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Perspective: America needs prime-age men to be working

Too many young men have stopped looking for work and instead rely on family and government benefits. This trend is troubling for the nation’s economy and birthrates, as well as the men themselves

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Eliza Anderson, Deseret News

Amid widespread worker shortages and historic wage growth, why are so many prime-age men remaining on the employment sidelines? One reason is the declining value our government places on work.

Even before the pandemic hit, growing public aid programs undermined employment by offering open-ended assistance to men capable of working. It is no wonder that many prime-age men took to heart the message that work was expendable.

We need government to send a new message — that prime-age men and their employment is essential.

Labor force participation among prime-age men in the U.S. has steadily declined for decades. Nicholas Eberstadt, a top demographer and political economist at the American Enterprise Institute, highlighted the problem in his 2016 book “Men Without Work.” He recently published an updated version documenting the persistence of the problem and diagnosing the 2022 condition as bleak as any time in history.

According to Eberstadt, the unemployment rate — down to 3.5% from its near-15% peak during the pandemic — grossly underreports the problem of unemployment among prime-age men. If all of those who have dropped out of the labor force entirely are included in this calculus, rates of non-working men swell to Depression-era levels. Fourteen percent of prime-age men did not work in 2019.

While some of these men have health issues that preclude them from working, most of them — with ages in the 20s, 30s and 40s — are simply not looking for work, instead spending their time in front of screens and relying on a mix of family and government benefits to get by.

Economists debate the reasons why a declining share of prime-age men work. One explanation has to do with the labor market itself — technological change and globalization have reduced the demand for traditional “male” labor. Another explanation is the increasing share of men with criminal backgrounds and employers’ unwillingness to hire them.

But government programs also clearly play a role. The availability of aid to work-capable men undermines the importance of employment. Under our current system, food and housing aid from the federal government largely comes with no expectation for work, and disability assistance ignores the possibility that treatment and rehabilitation can eventually lead to meaningful employment.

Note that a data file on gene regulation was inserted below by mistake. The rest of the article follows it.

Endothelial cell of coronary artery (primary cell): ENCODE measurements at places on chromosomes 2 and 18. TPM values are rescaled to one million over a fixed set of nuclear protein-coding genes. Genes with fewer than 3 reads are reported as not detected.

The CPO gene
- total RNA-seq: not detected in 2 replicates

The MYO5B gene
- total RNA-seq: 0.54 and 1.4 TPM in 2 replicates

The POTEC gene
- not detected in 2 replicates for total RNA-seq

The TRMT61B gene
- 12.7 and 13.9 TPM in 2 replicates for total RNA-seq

Without work, many of these men turn to unproductive activities. Eberstadt reported that prime-age men not in the labor force spent almost eight hours per day on average in 2014 socializing, relaxing and otherwise at leisure, including five hours per day watching television and movies. Even when compared to employed womenthese men spend less time caring for family members and spend about as much time doing household chores.

Without earnings to support themselves, government benefit usage among these men is common. According to a 2018 analysis by the Joint Economic Committee, 64% of nonworking prime-age men received some form of government assistance, while 4 in 10 received disability assistance and 38% received food stamps. Without question, government benefits are helping to finance nonworking lifestyles, sending a message that idleness is acceptable.

But prime-age men are among our society’s most important contributors, and their idleness is harmful, both to themselves and society at large. For starters, businesses need workers, and prime-age men on the sidelines means fewer workers and less economic growth. As economists at the Philadelphia Federal Reserve explained in 2017, “The effects of (labor force) nonparticipation on society are potentially severe: slower economic growth and a rising dependency ratio.”

Perhaps more importantly, work offers men purpose and meaning, fostering dignity in ways other activities do not. This is why employment correlates with a host of positive life outcomes such as better health, marriage and greater life satisfaction. When government aid undermines the importance of employment, it downplays both the financial and nonfinancial benefits of work for prime-age men.  

We need productive and fulfilled prime-age men for other reasons too. Birthrates and marriage rates are approaching historic lows in the U.S., undoubtedly fueled by prime-age male idleness. Declining marriage rates and birthrates will contribute to demographic and economic challenges that threaten prosperity for future generations. 

The newly elected Congress has an opportunity to move away from policy proposals designed to expand government, such as universal basic income, expanded food stamps and more Medicaid coverage, which will only make the problem of prime-age male idleness worse.

Instead, policymakers should recognize the value that working brings to prime-age men, their families and their communities. This involves reforming existing government programs with an eye toward employment, while reinforcing values and norms around work and government assistance for prime-age men.    

 Angela Rachidi is a senior fellow at the American Enterprise Institute. She is the co-editor with former Speaker of the House Paul Ryan of the forthcoming book “American Renewal: A Conservative Plan to Strengthen the Social Contract and Save the Country’s Finances.”